Along with the things my friend mentions, you can experience some level of forgetfulness and confusion, as eluded to by her comment in regards to needing help with her DVD player. Now, given that DVD players are naturally frustrating (for me, at least), add that confusion to a person with Parkinson’s disease and you have a major melt-down about to occur, especially if that aforementioned person, with the aforementioned forthcoming possible melt-down has missed one or more of their much needed anti-depressant drug. This can only serve to intensify the forgetfulness and confusion.

I know about this – the forgetfulness and the confusion – because I know this: Parkinson’s disease. As my friend said in her post, “I can’t even work my DVD and my son put on labels with arrows to show me how.”

Her son “put[s] on labels with arrows to show [her] how to” work her DVD. I’m afraid labels wouldn’t be enough for me. I need a full-time techie to serve in that area.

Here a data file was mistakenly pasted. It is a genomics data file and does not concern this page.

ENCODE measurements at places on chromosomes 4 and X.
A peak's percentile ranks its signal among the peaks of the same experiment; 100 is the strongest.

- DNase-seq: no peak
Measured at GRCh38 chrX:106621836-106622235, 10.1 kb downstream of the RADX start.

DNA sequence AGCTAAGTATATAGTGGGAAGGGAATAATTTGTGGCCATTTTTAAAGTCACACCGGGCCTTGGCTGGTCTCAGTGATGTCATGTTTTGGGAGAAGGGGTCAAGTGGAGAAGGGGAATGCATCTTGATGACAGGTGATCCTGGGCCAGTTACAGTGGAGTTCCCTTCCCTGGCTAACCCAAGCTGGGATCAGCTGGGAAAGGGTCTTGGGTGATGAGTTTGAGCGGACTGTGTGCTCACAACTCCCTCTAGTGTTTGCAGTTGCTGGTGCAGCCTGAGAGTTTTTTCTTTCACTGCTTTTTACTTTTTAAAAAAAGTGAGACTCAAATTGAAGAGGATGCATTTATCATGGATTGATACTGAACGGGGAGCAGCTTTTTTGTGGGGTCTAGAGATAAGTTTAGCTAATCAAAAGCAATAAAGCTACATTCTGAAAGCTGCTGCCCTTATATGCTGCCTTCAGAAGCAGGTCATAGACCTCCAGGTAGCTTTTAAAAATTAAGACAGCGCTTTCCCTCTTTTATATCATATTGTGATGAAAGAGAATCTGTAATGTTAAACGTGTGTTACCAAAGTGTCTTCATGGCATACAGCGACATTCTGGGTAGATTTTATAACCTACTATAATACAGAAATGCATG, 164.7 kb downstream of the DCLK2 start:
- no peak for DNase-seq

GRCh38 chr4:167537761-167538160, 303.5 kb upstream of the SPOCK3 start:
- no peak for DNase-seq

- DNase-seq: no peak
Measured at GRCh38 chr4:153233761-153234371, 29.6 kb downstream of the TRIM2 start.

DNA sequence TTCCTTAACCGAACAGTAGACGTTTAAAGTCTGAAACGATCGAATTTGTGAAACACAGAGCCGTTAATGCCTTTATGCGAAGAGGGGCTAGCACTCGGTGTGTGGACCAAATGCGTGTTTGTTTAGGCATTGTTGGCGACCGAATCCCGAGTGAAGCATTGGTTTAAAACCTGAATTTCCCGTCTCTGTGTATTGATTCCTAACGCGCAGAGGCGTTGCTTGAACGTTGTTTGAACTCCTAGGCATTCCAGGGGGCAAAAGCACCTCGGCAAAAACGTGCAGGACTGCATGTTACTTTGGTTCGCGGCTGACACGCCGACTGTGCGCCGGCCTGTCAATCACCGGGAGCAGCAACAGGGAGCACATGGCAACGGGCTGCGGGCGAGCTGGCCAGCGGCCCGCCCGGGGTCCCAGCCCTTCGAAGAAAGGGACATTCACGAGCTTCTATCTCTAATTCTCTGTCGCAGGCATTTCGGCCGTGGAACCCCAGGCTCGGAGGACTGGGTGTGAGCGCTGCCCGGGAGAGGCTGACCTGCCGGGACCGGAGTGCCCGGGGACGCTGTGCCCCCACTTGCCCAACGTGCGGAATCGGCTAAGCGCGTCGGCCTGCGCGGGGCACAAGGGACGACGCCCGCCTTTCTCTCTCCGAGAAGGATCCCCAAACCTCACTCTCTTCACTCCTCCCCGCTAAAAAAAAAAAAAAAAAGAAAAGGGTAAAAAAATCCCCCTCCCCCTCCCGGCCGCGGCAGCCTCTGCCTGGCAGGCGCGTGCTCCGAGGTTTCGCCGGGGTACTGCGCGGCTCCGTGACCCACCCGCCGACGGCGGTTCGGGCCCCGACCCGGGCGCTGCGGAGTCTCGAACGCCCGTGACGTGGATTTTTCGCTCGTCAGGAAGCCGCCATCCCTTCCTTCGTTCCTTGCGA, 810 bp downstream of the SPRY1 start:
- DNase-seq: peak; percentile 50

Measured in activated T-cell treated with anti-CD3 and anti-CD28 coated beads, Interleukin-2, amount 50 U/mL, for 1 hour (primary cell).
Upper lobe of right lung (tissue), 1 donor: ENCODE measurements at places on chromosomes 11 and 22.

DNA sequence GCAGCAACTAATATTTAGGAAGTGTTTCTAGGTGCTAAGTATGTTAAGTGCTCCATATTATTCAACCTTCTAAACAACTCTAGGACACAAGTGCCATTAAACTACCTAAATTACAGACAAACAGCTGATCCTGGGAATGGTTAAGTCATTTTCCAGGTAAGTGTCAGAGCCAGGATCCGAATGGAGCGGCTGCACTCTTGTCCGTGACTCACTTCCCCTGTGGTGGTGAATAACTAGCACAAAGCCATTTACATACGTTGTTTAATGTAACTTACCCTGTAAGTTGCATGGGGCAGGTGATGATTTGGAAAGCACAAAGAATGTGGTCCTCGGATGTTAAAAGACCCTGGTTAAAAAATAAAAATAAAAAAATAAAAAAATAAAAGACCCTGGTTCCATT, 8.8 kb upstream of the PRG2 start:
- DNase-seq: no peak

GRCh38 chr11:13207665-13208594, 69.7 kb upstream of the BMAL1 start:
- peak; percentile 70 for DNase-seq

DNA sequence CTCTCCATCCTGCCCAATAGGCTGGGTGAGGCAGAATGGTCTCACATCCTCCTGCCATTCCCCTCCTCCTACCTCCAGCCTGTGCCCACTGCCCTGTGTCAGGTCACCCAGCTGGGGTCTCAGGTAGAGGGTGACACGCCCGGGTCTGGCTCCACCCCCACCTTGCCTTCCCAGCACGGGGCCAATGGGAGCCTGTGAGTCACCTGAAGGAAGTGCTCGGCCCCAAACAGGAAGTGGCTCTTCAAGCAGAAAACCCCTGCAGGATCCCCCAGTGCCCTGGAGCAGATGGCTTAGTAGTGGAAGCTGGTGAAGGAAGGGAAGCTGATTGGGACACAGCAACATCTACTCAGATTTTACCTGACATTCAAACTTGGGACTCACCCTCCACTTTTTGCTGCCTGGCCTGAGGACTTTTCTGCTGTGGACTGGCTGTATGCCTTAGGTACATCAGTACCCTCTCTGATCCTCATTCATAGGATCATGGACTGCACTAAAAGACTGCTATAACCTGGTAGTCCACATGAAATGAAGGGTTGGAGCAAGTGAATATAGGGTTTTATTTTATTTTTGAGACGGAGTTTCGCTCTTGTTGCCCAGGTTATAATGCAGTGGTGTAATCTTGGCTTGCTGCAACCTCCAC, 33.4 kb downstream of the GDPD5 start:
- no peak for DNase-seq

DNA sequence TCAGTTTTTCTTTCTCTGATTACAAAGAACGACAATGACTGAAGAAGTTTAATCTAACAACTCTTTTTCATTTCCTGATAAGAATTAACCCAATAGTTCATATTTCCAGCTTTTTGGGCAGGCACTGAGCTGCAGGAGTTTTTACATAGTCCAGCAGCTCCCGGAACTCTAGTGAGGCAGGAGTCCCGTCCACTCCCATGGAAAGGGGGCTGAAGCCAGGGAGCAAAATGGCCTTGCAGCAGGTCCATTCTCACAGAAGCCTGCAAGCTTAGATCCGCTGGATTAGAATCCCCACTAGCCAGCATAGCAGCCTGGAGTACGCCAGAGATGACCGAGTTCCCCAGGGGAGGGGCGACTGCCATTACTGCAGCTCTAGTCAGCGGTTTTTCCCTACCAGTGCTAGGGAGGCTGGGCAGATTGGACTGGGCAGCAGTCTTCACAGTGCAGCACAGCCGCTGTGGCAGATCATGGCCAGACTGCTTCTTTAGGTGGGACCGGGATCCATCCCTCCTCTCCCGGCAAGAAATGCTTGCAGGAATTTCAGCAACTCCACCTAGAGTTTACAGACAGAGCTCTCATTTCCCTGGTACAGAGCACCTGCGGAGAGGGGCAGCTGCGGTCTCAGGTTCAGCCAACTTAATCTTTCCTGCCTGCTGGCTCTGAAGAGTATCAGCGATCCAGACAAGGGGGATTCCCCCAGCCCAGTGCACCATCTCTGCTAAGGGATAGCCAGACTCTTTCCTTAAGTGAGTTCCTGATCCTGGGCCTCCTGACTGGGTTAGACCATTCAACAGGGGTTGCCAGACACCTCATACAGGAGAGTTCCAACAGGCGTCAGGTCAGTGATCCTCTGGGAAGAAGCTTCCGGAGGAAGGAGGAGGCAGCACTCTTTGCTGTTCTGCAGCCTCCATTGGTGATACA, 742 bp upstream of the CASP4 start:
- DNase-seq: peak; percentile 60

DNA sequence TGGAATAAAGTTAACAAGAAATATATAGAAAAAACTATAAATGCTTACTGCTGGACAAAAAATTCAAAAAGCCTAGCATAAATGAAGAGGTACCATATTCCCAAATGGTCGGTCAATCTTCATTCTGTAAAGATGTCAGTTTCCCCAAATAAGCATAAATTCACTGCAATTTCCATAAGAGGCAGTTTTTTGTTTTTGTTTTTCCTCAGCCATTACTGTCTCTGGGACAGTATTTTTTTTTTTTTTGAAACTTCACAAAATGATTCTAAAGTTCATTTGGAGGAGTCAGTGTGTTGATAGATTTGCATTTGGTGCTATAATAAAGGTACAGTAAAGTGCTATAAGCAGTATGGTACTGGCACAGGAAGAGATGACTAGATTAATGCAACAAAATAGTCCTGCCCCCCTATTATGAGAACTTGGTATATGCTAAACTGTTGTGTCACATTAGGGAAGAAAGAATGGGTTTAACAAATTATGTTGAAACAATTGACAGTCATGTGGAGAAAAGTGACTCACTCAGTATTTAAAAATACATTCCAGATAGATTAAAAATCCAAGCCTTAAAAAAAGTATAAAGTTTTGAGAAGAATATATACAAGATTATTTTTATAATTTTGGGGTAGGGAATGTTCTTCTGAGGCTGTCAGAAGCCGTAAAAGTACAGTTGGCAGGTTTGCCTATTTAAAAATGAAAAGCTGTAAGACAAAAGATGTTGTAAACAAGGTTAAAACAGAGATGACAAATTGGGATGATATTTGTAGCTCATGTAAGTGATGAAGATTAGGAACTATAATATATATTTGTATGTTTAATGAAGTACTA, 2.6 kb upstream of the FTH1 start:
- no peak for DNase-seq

But the arrows – I can follow arrows. I’m really good at following arrows and when my friend wrote that her son labels her DVD player not just with’labels’ but arrows, I had an epiphany…

God has a set of arrows for each one of us. He marks our path, whether we would choose that path or not, with His arrows. And the path marked with the arrows of God are arrows that are leading us out of this world. The paths we are on are leading us home. To a better place. The paths are not marked with maps that remind us of navigating a DVD player, but they are marked with arrows that are easy to follow and as long as we follow them and do not turn to the left or to the right, make a U-Turn or plant ourselves in the middle of the road out of defiance, we are going to male it home. The One who is ushering us out of this world with endless mercy and unending grace is the same One who is waiting to usher in into eternity. I don’t know about you, but that encourages me and gives me great hope.

All we have to do…

…is follow His arrows.